• Instituted an Executive Leadership Program in the commercial and medical divisions to prepare them to become senior executives. “We had to believe they had potential for macro programs at the division level,” Parlavecchio said. “We targeted women in line jobs. We really wanted to make changes in our commercial and medical organizations.” Since 2010, there have been 140 participants. They have a 90% retention rate, 85% have moved into new roles, and 50% have been promoted.
• The Leading Up program targets more junior women at the director and associate director level and gives them exposure to learn from key leaders about their career paths. They receive coaching for six months and classroom training around building leadership capabilities and focusing on leadership style and career development. Since 2008, 95 women have participated.
• NPC participated in The Rutgers Executive Leadership Program for Women. Since 2005, 40 women have participated, including many now in top leadership positions.
• Mentoring and sponsorship of women has been emphasized significantly in the last five years, but Parlavecchio believes there need to be even more focus on more formal sponsorship. “If you don’t have sponsorship, someone pulling you through the organization, you aren’t to going to have the greatest results,” she sais.
• The women’s employee-resource group and other resource groups have created mentoring programs and also showcased initiatives on how to identify a mentor as well as career development.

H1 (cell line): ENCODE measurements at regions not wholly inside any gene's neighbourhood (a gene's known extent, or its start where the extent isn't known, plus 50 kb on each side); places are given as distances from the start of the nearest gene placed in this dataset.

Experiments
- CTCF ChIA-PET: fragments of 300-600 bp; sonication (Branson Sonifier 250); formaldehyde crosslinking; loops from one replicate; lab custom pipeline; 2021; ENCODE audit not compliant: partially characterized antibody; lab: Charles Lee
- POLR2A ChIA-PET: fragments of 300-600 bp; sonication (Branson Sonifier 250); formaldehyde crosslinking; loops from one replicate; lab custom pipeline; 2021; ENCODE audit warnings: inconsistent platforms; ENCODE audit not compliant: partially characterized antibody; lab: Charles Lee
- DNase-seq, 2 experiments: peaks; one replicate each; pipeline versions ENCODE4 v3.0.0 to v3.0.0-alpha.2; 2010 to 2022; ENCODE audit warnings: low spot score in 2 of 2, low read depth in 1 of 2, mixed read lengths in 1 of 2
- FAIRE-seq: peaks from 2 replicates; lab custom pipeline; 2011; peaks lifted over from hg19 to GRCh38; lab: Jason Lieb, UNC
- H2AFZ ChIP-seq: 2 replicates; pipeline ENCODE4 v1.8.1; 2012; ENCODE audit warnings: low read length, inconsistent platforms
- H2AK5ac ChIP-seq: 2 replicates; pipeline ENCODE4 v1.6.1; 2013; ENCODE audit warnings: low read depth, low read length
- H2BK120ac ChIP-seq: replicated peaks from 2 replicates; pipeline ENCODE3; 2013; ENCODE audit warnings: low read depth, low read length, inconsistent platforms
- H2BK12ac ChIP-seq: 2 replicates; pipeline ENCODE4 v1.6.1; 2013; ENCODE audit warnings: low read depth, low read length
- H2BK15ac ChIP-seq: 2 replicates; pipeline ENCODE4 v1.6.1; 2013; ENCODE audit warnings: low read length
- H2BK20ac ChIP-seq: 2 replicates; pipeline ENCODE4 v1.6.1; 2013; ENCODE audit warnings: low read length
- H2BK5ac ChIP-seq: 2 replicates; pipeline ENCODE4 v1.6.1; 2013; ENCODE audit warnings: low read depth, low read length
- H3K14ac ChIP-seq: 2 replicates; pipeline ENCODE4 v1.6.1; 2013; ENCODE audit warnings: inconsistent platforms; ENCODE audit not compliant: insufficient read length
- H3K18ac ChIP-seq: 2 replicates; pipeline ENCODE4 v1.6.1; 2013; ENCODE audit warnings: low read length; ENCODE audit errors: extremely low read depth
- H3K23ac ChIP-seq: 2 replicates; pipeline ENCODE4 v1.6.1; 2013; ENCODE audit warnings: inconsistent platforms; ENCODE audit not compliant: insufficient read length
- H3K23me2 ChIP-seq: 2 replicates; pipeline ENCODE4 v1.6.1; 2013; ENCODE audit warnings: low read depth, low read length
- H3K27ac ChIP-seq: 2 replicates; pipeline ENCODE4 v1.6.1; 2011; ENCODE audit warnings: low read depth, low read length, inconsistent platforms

“In the last three years, building on foundational work that started as early as seven years ago, we have catapulted into a whole different stratosphere in general female leadership across the commercial and medical areas … We now have more women in leadership positions than men,” said Parlavecchio, who has been with NPC for 14 years.
She noted there are many opportunities in the broader global Novartis universe (the global headquarters is in Basel, Switzerland) and she worries that some women in the United States may hit a ceiling and not want to move to Basel to reach the next level.
“That’s what keeps me up at night. Most of our gen med (general medicine) global roles are in Basel but we do have gen oncology headquartered in the United States. There are no absolutes but if you are going to assume a large global organizational responsibility and you have not had any assignments outside of the United States it can be difficult,” she noted.
Case Study No. 2: EY
Katherine Fritts, Southeast Region Tax Managing Principal, and Diana Solash, Director, Global Diversity & Inclusiveness
Current data on Executive Women: Turnover gaps between men and women have been reduced from 10-15% 25 years ago to virtually zero. EY has 13% more women at its top level (CEO and direct reports) than the Top 50 average and has seen a double-digit increase in promotions of women into the top three levels in the past two years.